Rotorua organisations given 500,000 reasons to smile

Karen Reed

More than 100 Rotorua groups have had a boost to their budgets, sharing funding of $511,800 a year for the next three years.

The funding is part of Rotorua Trust’s operational grants programme, which has been running since 2000. The funding was in response to increasing requests from community groups struggling to find funding that covered operating costs such as rent, power and insurance.

For many, like Diabetes NZ Rotorua who will receive $5,000 per year for the next three years, the funding gives a sense of security and allows them to better plan for the future.

Branch manager Karen Reed says the funding is a welcomed boost, especially as they’ve just opened the Rotorua Community Diabetes Centre.

“Knowing we have the funding for three years allows us to plan ahead. A lot of funding is restricted to specific projects where there is a start and finish, and tangible outcomes, so to have this ongoing funding for expenses, like rent and power, is fantastic.

“It gives us a real sense of sustainability.”

Mrs Reed says with an ever increasing number of people either diagnosed with diabetes, or with pre-diabetes, the need for the organisation’s services is growing – which is the motivation behind the opening of the new centre.

“We’re open five days a week and people can drop in between 9.30am and 2pm to access support, have a cuppa and a chat, look at our recipe books and get more information. Every Thursday morning we have an informal morning tea with various speakers or workshops.”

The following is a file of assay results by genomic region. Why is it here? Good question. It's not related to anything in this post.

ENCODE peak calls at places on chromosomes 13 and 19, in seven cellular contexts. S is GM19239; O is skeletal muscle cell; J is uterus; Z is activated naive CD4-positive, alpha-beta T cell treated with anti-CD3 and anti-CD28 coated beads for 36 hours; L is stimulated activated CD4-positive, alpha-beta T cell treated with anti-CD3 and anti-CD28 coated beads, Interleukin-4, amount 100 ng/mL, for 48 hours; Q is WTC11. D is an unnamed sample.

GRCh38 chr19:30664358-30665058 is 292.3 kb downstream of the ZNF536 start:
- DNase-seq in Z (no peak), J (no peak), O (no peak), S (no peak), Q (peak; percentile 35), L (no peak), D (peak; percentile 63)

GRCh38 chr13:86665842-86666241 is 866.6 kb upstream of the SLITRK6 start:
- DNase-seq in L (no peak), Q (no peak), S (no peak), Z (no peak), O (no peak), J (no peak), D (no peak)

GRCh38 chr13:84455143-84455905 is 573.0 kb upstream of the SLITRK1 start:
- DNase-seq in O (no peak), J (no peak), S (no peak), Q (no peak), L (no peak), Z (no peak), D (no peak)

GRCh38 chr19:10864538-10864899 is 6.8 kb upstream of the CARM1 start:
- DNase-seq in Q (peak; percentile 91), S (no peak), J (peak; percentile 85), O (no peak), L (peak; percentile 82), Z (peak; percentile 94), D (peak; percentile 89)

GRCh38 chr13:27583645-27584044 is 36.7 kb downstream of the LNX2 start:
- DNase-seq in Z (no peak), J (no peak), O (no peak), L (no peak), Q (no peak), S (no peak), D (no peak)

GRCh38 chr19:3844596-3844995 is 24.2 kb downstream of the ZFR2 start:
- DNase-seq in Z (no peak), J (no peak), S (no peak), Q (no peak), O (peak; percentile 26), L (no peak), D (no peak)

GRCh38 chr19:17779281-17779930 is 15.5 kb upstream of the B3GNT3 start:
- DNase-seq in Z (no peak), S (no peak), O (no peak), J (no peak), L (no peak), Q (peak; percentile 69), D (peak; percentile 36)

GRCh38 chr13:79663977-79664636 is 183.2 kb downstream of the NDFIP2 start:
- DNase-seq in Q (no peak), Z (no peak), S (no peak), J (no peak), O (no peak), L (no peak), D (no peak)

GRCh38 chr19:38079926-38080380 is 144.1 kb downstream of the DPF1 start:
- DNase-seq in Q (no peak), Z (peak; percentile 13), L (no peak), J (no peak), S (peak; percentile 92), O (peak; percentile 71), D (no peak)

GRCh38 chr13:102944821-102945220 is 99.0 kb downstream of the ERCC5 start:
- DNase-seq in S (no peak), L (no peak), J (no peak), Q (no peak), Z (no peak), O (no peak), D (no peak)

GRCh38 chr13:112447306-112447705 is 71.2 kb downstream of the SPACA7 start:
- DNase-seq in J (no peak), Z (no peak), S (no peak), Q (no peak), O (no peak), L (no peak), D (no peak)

Mrs Reed says the new space also has the room to cater for cooking classes in the future – a project that’s underway now.

“It has been a vision for a while so it is fantastic to see this becoming a reality.”

Mrs Reed says with about 5,000 people in Rotorua with diabetes, and one in four adults with pre-diabetes, the need for such a support service is significant – and growing. The numbers of children and adults with Type 1 diabetes are also on the rise.

“Another area we’ll be looking at more closely is supporting women through gestational diabetes. It’s an area which is increasing in need, and while for some women gestational diabetes lasts only during pregnancy, for many the risk of developing Type 2 diabetes later in life is significantly increased.”

The grant of $5,000 per year is the average amount given out to Rotorua organisations as part of this grants cycle, which is only opened up every three years.

Rotorua Trust chairman Stewart Edward says the grants make a significant difference.

“We know groups find it difficult to find organisations willing to grant funding for those day-to-day costs. By helping with operating costs, we are allowing organisations to focus on what they do best – supporting our community.

“The 102 Rotorua charities to receive funding in this round make a huge difference across our community and have a positive impact on the lives of both young and old.”

Mr Edward says the organisations are still able to apply for grants for projects through the normal monthly grant process.

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